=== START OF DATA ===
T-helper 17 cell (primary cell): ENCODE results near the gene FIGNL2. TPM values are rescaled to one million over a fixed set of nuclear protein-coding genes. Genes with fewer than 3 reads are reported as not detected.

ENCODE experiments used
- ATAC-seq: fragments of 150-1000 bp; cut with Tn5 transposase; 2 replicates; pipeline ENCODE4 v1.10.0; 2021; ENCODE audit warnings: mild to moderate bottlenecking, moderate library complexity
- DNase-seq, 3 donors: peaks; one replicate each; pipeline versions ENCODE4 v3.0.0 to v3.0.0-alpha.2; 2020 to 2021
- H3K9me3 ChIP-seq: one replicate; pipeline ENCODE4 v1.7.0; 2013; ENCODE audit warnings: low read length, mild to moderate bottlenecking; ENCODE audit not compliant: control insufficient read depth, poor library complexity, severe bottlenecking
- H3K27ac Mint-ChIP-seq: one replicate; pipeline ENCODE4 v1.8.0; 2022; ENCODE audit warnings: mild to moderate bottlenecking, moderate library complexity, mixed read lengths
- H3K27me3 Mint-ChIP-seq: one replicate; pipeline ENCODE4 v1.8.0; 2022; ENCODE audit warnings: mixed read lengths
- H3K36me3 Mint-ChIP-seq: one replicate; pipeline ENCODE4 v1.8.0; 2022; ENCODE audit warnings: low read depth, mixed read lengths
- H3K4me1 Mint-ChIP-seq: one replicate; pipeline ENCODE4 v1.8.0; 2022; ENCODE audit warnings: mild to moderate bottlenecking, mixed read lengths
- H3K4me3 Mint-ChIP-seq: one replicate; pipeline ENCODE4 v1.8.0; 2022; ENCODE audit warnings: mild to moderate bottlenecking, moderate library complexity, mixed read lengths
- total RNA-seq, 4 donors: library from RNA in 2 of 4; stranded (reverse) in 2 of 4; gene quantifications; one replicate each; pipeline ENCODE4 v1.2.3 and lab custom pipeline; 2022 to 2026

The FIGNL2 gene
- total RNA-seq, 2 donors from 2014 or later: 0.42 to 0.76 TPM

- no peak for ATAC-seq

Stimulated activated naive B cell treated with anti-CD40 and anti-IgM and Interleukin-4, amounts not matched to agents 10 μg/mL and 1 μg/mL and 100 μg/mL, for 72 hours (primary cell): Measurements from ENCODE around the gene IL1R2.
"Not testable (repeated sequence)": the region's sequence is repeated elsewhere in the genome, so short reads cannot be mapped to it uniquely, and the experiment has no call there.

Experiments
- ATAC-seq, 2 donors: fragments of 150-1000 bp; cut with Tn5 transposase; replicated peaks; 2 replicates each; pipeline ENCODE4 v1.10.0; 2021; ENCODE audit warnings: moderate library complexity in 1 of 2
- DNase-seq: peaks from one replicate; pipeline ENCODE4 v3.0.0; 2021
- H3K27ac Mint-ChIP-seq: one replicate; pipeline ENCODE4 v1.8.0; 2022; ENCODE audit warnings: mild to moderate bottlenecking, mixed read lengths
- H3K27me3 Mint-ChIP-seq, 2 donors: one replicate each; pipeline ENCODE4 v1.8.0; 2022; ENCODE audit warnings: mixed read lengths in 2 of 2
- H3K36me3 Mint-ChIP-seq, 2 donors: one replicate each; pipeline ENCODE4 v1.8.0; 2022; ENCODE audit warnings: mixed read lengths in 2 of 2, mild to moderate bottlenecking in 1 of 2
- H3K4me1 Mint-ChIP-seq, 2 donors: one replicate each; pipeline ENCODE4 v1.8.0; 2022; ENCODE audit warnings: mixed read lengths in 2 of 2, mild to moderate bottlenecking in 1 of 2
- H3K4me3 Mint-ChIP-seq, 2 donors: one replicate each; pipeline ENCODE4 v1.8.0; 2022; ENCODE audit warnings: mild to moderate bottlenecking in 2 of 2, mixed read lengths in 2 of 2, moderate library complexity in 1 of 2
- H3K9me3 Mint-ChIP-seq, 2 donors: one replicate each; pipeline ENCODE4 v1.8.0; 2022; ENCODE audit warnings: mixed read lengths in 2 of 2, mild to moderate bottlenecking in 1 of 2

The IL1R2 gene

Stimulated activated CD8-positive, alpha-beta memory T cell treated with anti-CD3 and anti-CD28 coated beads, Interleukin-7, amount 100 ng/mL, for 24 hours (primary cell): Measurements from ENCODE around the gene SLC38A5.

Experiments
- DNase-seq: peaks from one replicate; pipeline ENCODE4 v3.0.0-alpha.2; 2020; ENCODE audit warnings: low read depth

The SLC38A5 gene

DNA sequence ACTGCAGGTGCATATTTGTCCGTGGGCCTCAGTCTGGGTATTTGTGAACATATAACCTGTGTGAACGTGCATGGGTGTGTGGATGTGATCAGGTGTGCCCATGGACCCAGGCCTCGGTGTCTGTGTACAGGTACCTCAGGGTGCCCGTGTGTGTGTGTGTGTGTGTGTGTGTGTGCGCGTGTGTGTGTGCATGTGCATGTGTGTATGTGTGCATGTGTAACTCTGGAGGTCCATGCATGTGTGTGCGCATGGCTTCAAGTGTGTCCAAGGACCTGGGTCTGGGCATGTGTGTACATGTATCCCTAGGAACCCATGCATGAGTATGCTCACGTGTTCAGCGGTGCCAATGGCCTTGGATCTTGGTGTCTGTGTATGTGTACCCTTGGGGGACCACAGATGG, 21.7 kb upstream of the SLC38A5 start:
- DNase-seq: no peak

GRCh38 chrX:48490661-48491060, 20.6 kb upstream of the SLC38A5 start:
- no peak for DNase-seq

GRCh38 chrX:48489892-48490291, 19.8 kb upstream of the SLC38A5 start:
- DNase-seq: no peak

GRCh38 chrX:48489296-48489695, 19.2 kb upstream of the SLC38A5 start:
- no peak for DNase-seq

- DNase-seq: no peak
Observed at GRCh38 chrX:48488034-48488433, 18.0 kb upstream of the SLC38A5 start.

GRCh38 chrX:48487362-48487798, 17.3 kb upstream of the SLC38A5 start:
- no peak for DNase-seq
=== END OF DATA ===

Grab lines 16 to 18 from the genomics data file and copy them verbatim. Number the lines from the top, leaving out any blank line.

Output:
"Not testable (repeated sequence)": the region's sequence is repeated elsewhere in the genome, so short reads cannot be mapped to it uniquely, and the experiment has no call there.

Experiments
- ATAC-seq, 2 donors: fragments of 150-1000 bp; cut with Tn5 transposase; replicated peaks; 2 replicates each; pipeline ENCODE4 v1.10.0; 2021; ENCODE audit warnings: moderate library complexity in 1 of 2